Posted by VAS4 on (August 4, 2011, 19:58 GMT)

Tendulkar and Bell are of different standards to start with anyway. Tendulkar is LEGENDARY, and Bell is ORDINARY.

Posted by   on (August 4, 2011, 19:51 GMT)

So suddenly this Indian team is the standard bearer for the true spirit of the game, and yet :

1) They very publicly questioned umpiring decisions in the recent West Indies tour , this has always been taboo, 2) They have resisted technology which has proven to result in better decisions , this despite every other test playing nation being in favour. 3) Dhoni did retract the appeal but only after 3 times refusing to do so when asked by the umpires who clearly felt uneasy about giving Bell out. Its about time some of you showed some dignity and stopped making excuses and putting up smokescreens , you are getting beaten by a far superior side so just grin and bear it as us long suffering England fans have done often enough in the past.

Posted by som_deb on (August 4, 2011, 19:05 GMT)

Mr Flower plz see the replay of Tendulkar dismissal against Pakistan in Eden Garden before commenting. Sachin collided with Shoib Akhtar while completing a run and got run out. Akram didnot withdraw the appeal and Tendulkar was out much to the chagrin of Eden crowd.If Pakistan can do that in front of the massive Eden crowd and that too to Indian favorite idol Sachin, then India could have very well stuck to their appeal. In that case Sachin was not at fault and Spirit of the Game came into picture. Here Bell is clearly at fault and should have been out. Although Bell added 22 more runs, Morgan scored heavily before Bell got out and whole tempo switched to England. 187 runs were scored in that session because the full competitive tempo of Test cricket was forfeited by Strauss and Flower begging. I am totally disgusted by the whole episode and solely blame naive Bell and unrelenting Flower/Strauss. I challenge any ardent English fan to say that even one sentence of mine is incorrect.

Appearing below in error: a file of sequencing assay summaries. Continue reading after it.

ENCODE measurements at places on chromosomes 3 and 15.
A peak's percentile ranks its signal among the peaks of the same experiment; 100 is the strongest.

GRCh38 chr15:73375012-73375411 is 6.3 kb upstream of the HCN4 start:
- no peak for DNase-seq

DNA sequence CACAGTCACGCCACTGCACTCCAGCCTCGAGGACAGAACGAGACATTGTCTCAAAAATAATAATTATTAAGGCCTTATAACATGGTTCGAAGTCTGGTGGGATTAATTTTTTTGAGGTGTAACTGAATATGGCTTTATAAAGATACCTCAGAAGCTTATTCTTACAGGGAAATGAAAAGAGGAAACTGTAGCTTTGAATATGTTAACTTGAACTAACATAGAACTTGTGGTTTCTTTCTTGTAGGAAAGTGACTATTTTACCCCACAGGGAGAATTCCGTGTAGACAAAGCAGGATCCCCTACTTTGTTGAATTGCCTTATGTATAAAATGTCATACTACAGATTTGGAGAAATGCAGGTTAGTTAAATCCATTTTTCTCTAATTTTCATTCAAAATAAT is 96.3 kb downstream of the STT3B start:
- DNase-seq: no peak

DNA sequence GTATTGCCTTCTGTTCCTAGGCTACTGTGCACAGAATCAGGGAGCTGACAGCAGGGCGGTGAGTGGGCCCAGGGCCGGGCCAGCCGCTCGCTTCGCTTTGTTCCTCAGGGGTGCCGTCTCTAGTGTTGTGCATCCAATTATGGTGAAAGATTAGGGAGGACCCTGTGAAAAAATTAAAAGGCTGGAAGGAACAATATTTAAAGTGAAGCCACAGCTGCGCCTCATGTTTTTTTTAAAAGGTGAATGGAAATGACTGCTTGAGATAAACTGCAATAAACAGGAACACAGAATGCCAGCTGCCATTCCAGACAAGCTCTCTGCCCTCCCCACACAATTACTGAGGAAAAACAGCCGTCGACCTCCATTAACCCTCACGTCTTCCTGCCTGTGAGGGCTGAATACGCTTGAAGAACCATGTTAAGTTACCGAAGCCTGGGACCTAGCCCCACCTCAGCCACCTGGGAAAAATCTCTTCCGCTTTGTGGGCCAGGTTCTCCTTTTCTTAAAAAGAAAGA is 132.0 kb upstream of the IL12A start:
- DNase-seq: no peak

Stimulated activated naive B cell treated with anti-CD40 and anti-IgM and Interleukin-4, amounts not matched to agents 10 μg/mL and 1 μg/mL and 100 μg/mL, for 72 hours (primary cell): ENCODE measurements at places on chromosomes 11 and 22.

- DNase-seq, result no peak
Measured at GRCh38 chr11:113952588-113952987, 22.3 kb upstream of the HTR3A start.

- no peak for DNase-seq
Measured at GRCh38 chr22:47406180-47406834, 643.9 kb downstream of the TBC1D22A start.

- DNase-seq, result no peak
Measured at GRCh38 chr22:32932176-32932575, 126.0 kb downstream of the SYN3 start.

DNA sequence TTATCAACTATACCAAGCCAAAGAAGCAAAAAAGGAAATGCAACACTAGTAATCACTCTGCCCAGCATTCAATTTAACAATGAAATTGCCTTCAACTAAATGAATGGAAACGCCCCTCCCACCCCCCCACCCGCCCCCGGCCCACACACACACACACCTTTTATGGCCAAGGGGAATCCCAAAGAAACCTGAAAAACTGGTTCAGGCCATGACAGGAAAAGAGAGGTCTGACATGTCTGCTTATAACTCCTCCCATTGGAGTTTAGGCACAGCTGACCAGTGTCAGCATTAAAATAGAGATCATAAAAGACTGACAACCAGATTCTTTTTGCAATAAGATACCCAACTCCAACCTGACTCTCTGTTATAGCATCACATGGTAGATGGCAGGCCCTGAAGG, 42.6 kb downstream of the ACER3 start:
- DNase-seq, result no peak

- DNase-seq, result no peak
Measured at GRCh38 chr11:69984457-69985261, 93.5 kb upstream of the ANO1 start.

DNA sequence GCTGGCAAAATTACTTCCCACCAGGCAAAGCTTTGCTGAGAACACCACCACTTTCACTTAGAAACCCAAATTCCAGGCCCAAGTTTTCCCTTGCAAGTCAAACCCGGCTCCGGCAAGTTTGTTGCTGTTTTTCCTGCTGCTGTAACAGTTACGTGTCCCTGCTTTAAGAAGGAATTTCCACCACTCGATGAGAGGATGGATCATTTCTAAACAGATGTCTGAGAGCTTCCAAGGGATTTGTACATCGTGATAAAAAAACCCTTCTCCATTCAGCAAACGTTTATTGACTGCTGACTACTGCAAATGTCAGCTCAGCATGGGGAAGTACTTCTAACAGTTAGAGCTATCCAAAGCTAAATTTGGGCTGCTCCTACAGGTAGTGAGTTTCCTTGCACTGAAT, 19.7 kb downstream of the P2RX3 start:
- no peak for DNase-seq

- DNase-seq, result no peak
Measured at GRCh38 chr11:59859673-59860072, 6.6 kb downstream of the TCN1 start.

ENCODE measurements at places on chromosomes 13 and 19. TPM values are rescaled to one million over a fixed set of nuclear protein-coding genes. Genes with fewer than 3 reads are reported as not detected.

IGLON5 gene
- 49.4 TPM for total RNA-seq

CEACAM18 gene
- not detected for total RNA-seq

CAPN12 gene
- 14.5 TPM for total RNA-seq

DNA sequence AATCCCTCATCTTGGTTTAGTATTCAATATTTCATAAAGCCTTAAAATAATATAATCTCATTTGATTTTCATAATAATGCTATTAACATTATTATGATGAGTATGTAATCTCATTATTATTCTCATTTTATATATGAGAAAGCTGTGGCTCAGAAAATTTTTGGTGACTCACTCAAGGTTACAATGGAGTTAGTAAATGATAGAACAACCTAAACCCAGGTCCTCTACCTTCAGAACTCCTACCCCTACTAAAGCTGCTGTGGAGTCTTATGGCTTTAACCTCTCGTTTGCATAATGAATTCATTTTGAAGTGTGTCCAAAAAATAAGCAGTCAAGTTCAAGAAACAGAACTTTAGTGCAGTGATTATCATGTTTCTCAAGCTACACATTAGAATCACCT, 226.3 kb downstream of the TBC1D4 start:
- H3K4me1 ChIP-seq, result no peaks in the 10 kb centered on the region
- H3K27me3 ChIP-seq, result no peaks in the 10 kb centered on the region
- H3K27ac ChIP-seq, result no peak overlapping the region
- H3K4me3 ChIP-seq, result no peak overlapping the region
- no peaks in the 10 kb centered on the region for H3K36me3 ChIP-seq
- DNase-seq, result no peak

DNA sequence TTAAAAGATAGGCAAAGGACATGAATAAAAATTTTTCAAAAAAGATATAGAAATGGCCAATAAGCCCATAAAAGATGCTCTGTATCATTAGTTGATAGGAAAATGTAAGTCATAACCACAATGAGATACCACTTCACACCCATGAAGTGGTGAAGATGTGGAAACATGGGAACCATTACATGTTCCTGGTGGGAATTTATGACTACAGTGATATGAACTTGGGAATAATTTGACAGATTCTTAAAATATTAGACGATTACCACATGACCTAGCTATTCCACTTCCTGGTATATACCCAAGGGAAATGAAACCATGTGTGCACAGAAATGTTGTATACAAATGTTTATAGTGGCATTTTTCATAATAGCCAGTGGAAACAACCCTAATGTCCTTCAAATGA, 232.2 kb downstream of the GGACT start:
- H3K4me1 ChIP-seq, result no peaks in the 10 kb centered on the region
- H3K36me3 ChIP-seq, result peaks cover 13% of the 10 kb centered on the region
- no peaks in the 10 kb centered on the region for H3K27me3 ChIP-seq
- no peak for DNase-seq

Posted by   on (August 4, 2011, 18:57 GMT)

@salazar555 - No doubt that Bell played better than Tendulkar in the first 2 tests. It's but obvious that no player will be in prime form all the time. But you just can't compare the two players. They do not belong in the same league. You should know that!

Posted by kumarcoolbuddy on (August 4, 2011, 18:53 GMT)

@chad_reid, Andy Flower itself doesn't remember that Sachin was given run-out in a match with Pakistan after collided with bowler. So no wonder u don't remember that but atleast use some sense while commenting instead of supporting Andy blindly while so many people are supporting good. Isn't it very clear that Andy is trying put Indians down by blaming them in return?

Posted by Ekkanath on (August 4, 2011, 18:52 GMT)

Fowlers comments are very hypothetical. What India did was right and what England manager and captain did were wrong. Bell should have given himself out in the first ball and maintained the dignity of the game.